I know this story is just par for the course these days given our politics. But in fact, this is really a sad place we find ourselves. Our democracy needs to have more citizen advocates who hold public officials accountable when they undermine our Constitutional norms and values.

And so it goes.

Former Madison ‘Mayor Dave’ Endorses David Blaska For School Board

Some speculated it was going to happen. And today it did.

Former Madison Mayor Dave Cieslewicz added his voice of gravitas and endorsed the write-in candidacy of David Blaska for Seat 4 on the Madison School Board. The election is Tuesday, April 6th.

In what can only be termed as direct and unequivocal the former leader of our city summed up the present situation that our school district now finds itself.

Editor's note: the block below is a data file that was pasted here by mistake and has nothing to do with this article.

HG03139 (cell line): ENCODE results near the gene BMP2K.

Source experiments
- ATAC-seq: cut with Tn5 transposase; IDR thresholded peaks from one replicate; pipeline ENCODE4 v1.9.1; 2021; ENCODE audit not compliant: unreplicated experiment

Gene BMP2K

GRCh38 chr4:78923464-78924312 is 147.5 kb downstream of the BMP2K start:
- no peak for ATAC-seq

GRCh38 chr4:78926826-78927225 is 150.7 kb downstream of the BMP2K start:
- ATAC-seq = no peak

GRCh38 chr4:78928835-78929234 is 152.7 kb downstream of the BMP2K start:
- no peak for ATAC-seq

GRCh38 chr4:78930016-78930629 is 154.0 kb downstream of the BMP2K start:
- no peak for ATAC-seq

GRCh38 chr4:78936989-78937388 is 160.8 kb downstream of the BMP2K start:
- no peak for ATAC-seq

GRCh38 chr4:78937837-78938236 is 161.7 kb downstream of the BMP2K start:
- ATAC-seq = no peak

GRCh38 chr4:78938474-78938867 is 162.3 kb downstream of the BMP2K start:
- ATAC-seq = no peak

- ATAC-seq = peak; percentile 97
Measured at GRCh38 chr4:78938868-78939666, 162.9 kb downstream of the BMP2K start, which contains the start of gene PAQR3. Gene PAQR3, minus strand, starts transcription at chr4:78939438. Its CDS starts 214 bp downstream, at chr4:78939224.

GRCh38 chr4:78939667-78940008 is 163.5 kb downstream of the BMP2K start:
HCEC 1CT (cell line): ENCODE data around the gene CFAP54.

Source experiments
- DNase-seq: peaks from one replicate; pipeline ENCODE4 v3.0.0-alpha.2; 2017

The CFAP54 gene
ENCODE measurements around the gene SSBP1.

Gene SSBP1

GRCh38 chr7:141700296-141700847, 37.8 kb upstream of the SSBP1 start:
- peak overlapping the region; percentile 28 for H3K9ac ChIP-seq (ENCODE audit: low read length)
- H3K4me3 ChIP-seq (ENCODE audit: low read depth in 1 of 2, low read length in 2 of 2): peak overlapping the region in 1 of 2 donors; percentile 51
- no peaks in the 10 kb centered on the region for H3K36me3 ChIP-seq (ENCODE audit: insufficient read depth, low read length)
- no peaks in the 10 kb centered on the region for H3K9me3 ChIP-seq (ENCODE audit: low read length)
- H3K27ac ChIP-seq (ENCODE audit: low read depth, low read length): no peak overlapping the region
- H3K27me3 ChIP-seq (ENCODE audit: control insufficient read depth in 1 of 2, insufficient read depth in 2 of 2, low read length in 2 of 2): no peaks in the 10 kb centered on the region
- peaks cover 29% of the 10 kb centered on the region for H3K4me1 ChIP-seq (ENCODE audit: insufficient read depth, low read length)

People, this is nuts. This is just bat-shit crazy. 

Cieslewicz gets to that point in his endorsement after reminding readers of what we read in our newspaper all too often.

Massive fights involving both students and parents. Kids bringing loaded guns to school. Special needs kids being beaten. An official policy, enthusiastically endorsed by Muldrow, that actually discourages calling police when a child is beaten.

I’m voting for David Blaska. God help me. But God help us all if we continue down the path laid out for us by the current board without at least someone to challenge the status quo.

Yeah, he’s a lot more conservative than I am, but that does not change the simple fact that what he’s saying about school safety is true. He wants to make the basic safety of students and staff a priority. He would return the SRO’s and get rid of the wrong-headed Behavioral Education Plan, which discourages staff from calling the police even when there’s physical violence. These things are just common sense.

Madison’s logical core of voters surely are saying, “Thanks, Dave”.